All border crossings, travel to Iraq should be under federal government control: PM
ERBIL, Kurdistan Region (Kurdistan 24) – All international borders crossings to Iraq and the Kurdistan Region should be under the direct control of the federal government, Iraq's head of state reiterated on Monday.
“All border crossings in and out of Iraq must be under the exclusive control of the federal state,” the Prime Minister of Iraq, Haider al-Abadi said during an interview with British media outlet The Independent.
He mentioned that it would not satisfy him to have federal government officials at the border gates as a symbolic gesture, only exclusive control of the borders and international flights, including the independent visa process the Kurdistan Region enjoyed thus far.
Abadi also proposed that Baghdad would pay the salary of Kurdish Peshmerga forces should they fall under the command of the Federal Government of Iraq.
“I am prepared to pay those Peshmerga under the control of the federal state. If they want to have their small local force – it must not be that large – then they must pay for it,” he added.
He addressed the issue of Iranian-backed Shia Hashd al-Shaabi militias anew, claiming they were all Iraqi, and that the US Secretary of State, Rex Tillerson, was either “misquoted or misinformed” when he remarked Iranian militias should leave Iraq earlier this month.
“We got the international community on our side,” Abadi said, referring to the current attacks on the Shia militia and Iraqi Forces on Kirkuk on October 16. “We made it very simple: we said the unity of Iraq is very important for combating terrorism.”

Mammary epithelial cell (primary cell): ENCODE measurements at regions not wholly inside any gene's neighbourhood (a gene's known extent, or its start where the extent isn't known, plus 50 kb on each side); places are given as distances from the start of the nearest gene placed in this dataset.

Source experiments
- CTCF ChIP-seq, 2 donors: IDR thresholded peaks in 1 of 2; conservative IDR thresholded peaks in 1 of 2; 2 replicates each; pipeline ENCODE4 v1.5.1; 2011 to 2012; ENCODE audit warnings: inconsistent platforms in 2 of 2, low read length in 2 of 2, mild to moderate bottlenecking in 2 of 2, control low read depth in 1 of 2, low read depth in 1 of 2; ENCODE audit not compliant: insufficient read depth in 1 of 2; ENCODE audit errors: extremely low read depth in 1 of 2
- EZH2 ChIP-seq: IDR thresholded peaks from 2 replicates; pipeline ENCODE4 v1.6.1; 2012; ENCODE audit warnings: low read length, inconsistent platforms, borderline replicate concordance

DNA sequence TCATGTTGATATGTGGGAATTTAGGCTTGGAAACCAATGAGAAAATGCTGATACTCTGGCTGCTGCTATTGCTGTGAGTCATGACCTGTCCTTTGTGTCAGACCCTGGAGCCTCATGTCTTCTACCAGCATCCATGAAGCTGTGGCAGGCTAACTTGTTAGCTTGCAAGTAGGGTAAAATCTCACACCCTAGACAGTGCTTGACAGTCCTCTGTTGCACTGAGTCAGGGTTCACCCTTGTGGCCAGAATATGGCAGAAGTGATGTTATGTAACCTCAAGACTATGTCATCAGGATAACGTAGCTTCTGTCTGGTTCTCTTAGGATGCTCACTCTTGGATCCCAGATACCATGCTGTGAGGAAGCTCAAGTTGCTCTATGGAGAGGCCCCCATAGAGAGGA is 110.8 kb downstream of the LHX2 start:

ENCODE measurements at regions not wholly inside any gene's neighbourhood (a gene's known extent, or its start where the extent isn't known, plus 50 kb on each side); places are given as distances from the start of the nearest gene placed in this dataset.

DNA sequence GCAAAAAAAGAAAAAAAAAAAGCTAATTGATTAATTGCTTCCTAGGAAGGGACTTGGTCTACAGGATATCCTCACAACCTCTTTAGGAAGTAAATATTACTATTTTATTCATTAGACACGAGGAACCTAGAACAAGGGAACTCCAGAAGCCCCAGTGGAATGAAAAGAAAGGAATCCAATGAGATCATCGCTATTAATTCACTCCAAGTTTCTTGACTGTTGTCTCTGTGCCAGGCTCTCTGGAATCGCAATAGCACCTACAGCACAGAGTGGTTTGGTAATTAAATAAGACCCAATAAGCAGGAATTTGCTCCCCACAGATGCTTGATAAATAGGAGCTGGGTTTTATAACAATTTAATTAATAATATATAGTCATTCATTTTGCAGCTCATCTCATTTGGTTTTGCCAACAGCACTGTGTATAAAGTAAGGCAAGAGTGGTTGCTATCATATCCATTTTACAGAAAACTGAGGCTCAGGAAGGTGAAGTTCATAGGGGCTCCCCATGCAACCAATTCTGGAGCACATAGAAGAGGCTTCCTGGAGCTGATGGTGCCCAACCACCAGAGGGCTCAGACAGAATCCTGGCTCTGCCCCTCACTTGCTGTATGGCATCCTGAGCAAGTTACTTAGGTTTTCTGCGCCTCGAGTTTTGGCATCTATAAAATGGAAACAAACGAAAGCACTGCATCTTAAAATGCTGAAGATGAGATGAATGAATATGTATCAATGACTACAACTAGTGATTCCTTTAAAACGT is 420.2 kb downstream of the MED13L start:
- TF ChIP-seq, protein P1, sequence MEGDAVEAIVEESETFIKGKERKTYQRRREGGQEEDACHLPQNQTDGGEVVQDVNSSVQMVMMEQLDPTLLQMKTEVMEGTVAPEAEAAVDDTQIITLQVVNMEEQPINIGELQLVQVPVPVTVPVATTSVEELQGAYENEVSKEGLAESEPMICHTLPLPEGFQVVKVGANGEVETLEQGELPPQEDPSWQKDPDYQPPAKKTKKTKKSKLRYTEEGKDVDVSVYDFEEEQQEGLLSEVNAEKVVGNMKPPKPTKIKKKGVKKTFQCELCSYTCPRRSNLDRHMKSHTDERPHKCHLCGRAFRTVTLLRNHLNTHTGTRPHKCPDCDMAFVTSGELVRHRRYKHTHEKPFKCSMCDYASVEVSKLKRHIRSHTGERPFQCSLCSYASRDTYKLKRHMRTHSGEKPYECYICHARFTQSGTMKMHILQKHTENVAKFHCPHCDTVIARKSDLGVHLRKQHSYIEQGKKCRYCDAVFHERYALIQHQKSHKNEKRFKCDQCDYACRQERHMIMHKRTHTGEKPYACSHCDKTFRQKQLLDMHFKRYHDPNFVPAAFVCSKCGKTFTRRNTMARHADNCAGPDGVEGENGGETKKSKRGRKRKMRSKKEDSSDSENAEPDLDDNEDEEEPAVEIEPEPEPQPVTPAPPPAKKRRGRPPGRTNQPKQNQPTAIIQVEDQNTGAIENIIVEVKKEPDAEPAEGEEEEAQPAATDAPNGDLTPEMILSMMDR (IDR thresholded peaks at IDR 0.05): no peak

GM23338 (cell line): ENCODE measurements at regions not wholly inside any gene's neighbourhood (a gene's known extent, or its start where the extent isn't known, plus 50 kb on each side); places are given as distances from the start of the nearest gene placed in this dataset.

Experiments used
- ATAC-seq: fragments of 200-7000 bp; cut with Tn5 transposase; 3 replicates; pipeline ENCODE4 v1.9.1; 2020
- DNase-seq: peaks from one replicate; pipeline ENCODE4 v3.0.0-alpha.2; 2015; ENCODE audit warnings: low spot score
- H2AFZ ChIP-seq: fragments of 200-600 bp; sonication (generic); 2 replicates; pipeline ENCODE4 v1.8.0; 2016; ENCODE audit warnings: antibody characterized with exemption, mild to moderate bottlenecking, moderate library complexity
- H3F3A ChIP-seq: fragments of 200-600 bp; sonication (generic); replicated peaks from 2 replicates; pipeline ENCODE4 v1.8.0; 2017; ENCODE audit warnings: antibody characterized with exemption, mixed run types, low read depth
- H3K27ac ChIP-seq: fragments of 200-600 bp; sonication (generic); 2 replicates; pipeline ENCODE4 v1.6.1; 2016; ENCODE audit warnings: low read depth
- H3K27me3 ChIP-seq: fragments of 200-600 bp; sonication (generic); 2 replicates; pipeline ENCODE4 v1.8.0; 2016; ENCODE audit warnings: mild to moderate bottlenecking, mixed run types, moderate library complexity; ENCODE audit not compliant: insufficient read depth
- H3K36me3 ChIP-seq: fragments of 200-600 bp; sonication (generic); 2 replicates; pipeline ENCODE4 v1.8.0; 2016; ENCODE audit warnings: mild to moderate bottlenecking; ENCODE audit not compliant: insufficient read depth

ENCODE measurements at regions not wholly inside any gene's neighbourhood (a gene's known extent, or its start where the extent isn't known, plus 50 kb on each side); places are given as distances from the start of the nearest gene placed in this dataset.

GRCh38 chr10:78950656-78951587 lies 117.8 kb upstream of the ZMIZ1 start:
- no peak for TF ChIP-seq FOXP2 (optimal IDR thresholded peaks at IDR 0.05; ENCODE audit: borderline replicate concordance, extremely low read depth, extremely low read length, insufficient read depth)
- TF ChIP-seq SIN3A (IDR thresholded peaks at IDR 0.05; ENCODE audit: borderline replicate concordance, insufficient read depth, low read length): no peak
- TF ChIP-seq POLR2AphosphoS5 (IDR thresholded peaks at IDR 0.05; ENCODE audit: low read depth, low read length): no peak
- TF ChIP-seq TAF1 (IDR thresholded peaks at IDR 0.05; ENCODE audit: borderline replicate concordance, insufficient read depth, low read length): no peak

On Sep. 25, the Kurdistan Region held a referendum on independence in which 93 percent voted in favor of secession from Iraq.
Since then, relations between Erbil and Baghdad have considerably deteriorated and led to the use of military force by Baghdad against the people of Kurdistan as Abadi labeled the vote “unconstitutional and illegal.”
Kurds around the world have criticized the tacit support of the central government's actions against the Kurdistan Region through their silence. Kurdish officials long lamented Baghdad's failure to properly implement the Iraqi Constitution, which enshrines and protects Kurdish rights and the existence of the Kurdistan Region.
Independence has been a long-awaited dream for Kurds around the world. They have been labeled as the largest stateless nation without a state with a population of over 40 million.
Editing by G.H. Renaud